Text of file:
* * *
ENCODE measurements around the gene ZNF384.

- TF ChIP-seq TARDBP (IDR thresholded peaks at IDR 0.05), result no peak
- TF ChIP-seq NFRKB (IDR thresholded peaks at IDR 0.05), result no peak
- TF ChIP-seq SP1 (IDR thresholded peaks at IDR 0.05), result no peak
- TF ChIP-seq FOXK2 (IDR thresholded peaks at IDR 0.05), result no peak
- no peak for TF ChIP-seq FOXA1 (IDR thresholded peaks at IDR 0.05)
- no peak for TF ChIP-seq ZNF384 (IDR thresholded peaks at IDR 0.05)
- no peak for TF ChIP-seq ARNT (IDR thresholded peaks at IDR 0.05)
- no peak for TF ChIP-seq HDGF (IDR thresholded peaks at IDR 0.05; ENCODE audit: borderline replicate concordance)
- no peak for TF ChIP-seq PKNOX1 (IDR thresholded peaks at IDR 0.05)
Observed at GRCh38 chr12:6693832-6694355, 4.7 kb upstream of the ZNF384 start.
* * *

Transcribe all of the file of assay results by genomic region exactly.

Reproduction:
ENCODE measurements around the gene ZNF384.

- TF ChIP-seq TARDBP (IDR thresholded peaks at IDR 0.05), result no peak
- TF ChIP-seq NFRKB (IDR thresholded peaks at IDR 0.05), result no peak
- TF ChIP-seq SP1 (IDR thresholded peaks at IDR 0.05), result no peak
- TF ChIP-seq FOXK2 (IDR thresholded peaks at IDR 0.05), result no peak
- no peak for TF ChIP-seq FOXA1 (IDR thresholded peaks at IDR 0.05)
- no peak for TF ChIP-seq ZNF384 (IDR thresholded peaks at IDR 0.05)
- no peak for TF ChIP-seq ARNT (IDR thresholded peaks at IDR 0.05)
- no peak for TF ChIP-seq HDGF (IDR thresholded peaks at IDR 0.05; ENCODE audit: borderline replicate concordance)
- no peak for TF ChIP-seq PKNOX1 (IDR thresholded peaks at IDR 0.05)
Observed at GRCh38 chr12:6693832-6694355, 4.7 kb upstream of the ZNF384 start.